Jason had not been happy about his best friend dating his sister, but Dustin had refused to get mad at him, and Kala had smacked him in the head and told him to stop being a dweeb. They'd had a glorious summer romance that culminated in the road trip to the cabin down in North Carolina, Jason and Elise and Dustin and Kala going on a two-week double-date. Sebast had been in Puerto Rico at the time, sweltering away during his family's annual trip, but he'd been able to meet them at the cabin for a few days anyway.
It had been in North Carolina, surrounded by the songs of crickets and cicadas during those warm summer nights, that Kala and Dustin had realized they didn't have a future, either. He hadn't been happy staying in Metropolis; every normal city noise woke him up at night, and even after a week he still got lost every time he went somewhere new by himself.
Kala could even remember the exact moment she'd known it was going to end: they'd been lying in bed, and Dustin had run his fingers through her hair again. "When we were in the city, these were the only stars I had," he'd murmured in tones of such sorrow that she knew, knew, he could never live in a major city. And her life, if she was successful, was going to be all about big cities, a new one every other night. The thought of it thrilled Kala, but it nauseated him.
Dustin wouldn't be happy living such a vagabond life. He had enjoyed the road trip, but only because there was a log cabin in the woods waiting at the end of it. If he'd had to travel every weekend like she and Sebast were now, it would kill him slowly. Dustin had roots in Smallville, and needed to stay close to the wide-open prairies and gorgeous skies of Kansas. A long-term relationship with him would either mean months of being apart, or months of unhappiness as they tried to follow each other's diverging paths.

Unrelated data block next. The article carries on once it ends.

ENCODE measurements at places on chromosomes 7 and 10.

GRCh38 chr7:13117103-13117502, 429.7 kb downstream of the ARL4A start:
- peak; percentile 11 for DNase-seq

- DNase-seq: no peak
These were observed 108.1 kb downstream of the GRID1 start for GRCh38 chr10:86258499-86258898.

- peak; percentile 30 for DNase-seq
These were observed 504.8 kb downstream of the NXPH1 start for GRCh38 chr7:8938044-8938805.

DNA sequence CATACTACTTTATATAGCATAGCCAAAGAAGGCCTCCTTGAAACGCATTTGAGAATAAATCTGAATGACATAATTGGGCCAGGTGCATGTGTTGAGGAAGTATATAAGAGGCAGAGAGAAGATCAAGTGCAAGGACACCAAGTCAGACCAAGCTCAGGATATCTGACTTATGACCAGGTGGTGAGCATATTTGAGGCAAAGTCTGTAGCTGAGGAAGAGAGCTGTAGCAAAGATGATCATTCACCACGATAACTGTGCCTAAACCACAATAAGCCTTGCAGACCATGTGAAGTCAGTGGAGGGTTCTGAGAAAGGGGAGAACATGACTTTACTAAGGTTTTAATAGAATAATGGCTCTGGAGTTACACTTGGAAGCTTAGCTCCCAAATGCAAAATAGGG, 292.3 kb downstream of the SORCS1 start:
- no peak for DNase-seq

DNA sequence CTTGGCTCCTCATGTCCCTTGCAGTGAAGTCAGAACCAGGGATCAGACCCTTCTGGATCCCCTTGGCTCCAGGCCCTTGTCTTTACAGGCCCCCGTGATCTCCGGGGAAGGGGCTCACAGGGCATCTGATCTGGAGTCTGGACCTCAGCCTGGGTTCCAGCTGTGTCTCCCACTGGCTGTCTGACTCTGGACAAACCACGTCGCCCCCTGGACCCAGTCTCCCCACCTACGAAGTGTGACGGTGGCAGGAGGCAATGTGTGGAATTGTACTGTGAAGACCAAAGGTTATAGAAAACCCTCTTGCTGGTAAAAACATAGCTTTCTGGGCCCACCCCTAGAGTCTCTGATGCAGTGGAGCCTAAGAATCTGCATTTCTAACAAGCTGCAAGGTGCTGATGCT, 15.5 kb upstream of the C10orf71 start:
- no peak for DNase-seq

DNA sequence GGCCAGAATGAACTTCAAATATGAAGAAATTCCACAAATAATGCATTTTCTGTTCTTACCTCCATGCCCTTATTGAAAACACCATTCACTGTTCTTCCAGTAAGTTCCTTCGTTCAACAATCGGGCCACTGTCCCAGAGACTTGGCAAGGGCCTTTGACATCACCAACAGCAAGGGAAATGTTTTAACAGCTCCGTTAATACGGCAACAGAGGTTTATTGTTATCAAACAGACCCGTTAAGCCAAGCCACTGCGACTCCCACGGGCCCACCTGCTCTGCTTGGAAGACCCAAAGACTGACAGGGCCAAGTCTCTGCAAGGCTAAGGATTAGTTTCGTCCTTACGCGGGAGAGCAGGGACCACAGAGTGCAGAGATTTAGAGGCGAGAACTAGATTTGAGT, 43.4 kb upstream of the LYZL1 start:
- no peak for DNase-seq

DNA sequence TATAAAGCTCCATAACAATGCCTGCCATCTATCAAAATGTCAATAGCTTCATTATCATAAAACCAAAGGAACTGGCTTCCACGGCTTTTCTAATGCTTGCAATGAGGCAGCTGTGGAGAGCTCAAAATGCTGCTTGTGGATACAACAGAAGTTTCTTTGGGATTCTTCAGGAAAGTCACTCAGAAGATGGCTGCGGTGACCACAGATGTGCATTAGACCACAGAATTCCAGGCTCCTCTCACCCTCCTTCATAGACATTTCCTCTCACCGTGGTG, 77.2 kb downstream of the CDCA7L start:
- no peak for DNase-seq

Luckily, he'd known it before she had. When Kala hesitantly brought it up, Dustin had laughed and kissed her. "I knew from the first time I heard you sing that you weren't gonna be a mechanic's wife," he'd told her. "You were meant for bigger and brighter things than Smallville. Doesn't mean we can't always be friends, and doesn't mean we can't love each other much as we can while we have each other."
And that, she thought with a slow smile, was why she loved Dustin best of all. No one she'd dated before or since meant so much to her. It was just bad luck that they couldn't live in each other's worlds. Somewhere out there was someone who could handle her life with all of its various kinds of craziness. And even if she didn't find them anytime soon, she had her best friend right beside her through all of it.
Sebast had been explaining Dustin to Morgan while Kala mused, and Lois' chuckle in her ear brought her out of her reverie. Kala sighed. "No, no, no, Sebast. No mechanic's wife. Why would I wanna marry anyone when I'm keeping you forever?" She batted her eyelashes at him, and Sebast snorted amusement.
"Yeah, you're keeping him—on a leash," Morgan quipped.
Sebast swatted his shoulder lightly. "Shh, her mom can hear you! I don't want her to know we're kinky!"
Kala groaned as Lois broke into laughter. "Oh, God, why me? Mom, I have to go, they're starting to show out for company."
"Keep 'em in line, baby girl," Lois said. "I love you."
"I love you, too, Mom," Kala said, and hung up. Once order was restored by glares and shoulder-punches to the boys, she went back to looking out the window. You never know, the one for me might even be at a tiny little gig like this. It could happen…. But until then, I'll make do with the warmth of the stage lights and the yell of the crowd.